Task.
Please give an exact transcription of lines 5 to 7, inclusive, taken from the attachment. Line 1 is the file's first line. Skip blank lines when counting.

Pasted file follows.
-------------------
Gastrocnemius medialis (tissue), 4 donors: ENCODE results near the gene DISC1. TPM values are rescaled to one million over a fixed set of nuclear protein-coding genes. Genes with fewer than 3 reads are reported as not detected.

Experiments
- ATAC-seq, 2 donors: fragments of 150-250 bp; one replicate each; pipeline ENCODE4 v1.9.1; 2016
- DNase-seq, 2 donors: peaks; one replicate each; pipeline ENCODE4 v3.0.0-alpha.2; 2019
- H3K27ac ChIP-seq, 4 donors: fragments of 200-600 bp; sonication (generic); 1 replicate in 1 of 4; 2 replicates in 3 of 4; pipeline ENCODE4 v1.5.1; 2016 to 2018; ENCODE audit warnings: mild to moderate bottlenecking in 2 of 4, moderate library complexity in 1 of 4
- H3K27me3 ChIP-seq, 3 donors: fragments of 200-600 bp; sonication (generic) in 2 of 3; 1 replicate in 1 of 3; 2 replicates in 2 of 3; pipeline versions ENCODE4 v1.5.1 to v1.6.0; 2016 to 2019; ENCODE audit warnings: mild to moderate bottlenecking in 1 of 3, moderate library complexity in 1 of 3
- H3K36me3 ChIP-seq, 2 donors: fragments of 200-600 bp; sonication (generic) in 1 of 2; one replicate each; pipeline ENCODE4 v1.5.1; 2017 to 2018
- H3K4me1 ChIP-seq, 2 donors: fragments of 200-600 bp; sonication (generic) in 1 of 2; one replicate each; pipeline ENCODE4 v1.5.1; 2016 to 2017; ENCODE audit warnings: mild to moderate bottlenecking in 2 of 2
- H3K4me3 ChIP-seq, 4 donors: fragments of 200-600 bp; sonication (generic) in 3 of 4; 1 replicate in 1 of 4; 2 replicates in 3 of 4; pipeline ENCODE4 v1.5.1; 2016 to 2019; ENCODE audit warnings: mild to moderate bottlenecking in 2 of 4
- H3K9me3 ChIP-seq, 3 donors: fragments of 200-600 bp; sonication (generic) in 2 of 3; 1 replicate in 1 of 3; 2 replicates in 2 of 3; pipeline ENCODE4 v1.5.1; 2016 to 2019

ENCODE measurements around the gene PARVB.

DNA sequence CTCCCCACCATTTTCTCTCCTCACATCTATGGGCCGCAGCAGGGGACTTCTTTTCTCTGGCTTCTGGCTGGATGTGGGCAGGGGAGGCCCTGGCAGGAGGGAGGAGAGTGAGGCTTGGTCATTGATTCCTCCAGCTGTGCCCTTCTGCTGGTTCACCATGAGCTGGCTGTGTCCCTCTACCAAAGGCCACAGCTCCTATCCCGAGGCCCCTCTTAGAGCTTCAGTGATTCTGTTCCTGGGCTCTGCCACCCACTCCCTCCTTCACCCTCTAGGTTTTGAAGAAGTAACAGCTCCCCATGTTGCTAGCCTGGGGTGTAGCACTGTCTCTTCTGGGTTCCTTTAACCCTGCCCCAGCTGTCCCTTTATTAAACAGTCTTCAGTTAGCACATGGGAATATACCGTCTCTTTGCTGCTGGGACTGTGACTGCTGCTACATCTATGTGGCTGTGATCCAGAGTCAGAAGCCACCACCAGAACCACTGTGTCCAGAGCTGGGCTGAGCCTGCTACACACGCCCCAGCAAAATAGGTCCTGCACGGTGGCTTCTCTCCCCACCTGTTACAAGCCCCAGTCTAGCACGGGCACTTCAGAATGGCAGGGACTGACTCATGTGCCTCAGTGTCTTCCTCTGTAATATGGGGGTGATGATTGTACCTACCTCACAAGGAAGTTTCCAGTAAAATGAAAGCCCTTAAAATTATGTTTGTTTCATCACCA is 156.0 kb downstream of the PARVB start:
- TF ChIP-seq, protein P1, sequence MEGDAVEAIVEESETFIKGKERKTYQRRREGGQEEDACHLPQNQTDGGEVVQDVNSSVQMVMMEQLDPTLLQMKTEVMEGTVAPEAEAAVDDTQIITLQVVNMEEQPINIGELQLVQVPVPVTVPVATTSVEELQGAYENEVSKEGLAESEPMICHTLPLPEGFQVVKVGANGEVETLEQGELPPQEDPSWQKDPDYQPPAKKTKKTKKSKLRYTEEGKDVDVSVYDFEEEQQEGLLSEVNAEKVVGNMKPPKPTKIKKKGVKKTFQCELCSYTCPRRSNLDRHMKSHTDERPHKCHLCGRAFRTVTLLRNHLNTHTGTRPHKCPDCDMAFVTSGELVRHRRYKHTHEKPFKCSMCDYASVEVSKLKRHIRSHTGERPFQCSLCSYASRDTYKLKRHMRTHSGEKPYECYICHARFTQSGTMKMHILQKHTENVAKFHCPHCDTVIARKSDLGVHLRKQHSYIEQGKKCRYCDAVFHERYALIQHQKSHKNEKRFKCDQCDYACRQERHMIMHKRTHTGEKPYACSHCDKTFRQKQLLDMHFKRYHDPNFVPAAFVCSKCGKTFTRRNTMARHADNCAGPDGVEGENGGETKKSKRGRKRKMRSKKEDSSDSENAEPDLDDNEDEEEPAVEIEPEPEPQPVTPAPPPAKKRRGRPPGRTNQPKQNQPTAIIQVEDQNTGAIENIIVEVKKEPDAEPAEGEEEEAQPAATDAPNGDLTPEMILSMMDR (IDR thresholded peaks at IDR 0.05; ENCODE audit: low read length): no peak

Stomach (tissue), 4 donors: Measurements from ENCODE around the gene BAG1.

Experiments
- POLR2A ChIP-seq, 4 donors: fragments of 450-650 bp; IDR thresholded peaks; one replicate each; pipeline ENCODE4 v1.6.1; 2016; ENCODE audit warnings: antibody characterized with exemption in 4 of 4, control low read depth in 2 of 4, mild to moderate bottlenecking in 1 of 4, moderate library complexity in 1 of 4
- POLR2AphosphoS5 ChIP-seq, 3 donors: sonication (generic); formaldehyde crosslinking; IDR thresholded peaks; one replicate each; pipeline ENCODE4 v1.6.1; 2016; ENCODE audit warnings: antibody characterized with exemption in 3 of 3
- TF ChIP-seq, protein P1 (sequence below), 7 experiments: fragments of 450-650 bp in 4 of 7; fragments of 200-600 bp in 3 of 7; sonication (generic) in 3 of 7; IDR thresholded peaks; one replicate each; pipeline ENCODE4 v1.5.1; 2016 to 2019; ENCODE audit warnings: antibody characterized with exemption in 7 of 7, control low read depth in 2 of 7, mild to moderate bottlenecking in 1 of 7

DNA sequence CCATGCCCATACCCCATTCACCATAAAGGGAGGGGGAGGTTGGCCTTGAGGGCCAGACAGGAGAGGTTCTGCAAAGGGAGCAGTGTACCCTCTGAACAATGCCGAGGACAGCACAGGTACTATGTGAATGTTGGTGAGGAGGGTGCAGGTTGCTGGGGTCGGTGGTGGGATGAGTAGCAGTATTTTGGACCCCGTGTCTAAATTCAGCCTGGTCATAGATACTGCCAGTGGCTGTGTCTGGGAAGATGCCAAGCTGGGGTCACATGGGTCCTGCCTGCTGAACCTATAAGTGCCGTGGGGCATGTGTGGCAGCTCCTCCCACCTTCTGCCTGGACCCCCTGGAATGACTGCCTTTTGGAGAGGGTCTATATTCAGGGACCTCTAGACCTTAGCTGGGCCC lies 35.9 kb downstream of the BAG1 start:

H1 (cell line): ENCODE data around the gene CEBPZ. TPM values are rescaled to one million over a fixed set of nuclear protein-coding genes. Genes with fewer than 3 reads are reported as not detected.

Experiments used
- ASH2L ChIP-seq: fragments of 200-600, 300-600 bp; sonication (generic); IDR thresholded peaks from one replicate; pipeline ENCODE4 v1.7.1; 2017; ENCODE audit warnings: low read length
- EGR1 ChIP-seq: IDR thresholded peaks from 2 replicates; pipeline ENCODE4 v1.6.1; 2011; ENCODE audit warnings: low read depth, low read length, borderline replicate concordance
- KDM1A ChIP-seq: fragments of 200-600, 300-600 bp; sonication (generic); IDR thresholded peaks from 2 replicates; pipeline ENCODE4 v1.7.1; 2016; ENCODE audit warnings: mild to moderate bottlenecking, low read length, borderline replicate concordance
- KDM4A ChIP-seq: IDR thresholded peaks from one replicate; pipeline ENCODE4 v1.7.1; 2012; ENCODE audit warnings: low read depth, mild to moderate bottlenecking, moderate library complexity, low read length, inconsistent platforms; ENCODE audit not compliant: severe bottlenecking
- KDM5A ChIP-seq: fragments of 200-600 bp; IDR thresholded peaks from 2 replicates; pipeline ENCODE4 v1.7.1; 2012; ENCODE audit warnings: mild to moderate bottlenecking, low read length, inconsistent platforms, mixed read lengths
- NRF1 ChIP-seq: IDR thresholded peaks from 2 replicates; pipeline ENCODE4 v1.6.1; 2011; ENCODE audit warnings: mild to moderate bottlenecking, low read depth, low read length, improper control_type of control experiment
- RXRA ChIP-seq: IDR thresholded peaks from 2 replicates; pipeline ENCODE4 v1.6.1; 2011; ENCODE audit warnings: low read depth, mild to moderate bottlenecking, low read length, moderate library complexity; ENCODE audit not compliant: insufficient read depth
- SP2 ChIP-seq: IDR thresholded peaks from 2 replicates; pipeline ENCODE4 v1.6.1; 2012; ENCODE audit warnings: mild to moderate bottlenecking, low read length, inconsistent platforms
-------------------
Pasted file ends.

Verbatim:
- H3K27ac ChIP-seq, 4 donors: fragments of 200-600 bp; sonication (generic); 1 replicate in 1 of 4; 2 replicates in 3 of 4; pipeline ENCODE4 v1.5.1; 2016 to 2018; ENCODE audit warnings: mild to moderate bottlenecking in 2 of 4, moderate library complexity in 1 of 4
- H3K27me3 ChIP-seq, 3 donors: fragments of 200-600 bp; sonication (generic) in 2 of 3; 1 replicate in 1 of 3; 2 replicates in 2 of 3; pipeline versions ENCODE4 v1.5.1 to v1.6.0; 2016 to 2019; ENCODE audit warnings: mild to moderate bottlenecking in 1 of 3, moderate library complexity in 1 of 3
- H3K36me3 ChIP-seq, 2 donors: fragments of 200-600 bp; sonication (generic) in 1 of 2; one replicate each; pipeline ENCODE4 v1.5.1; 2017 to 2018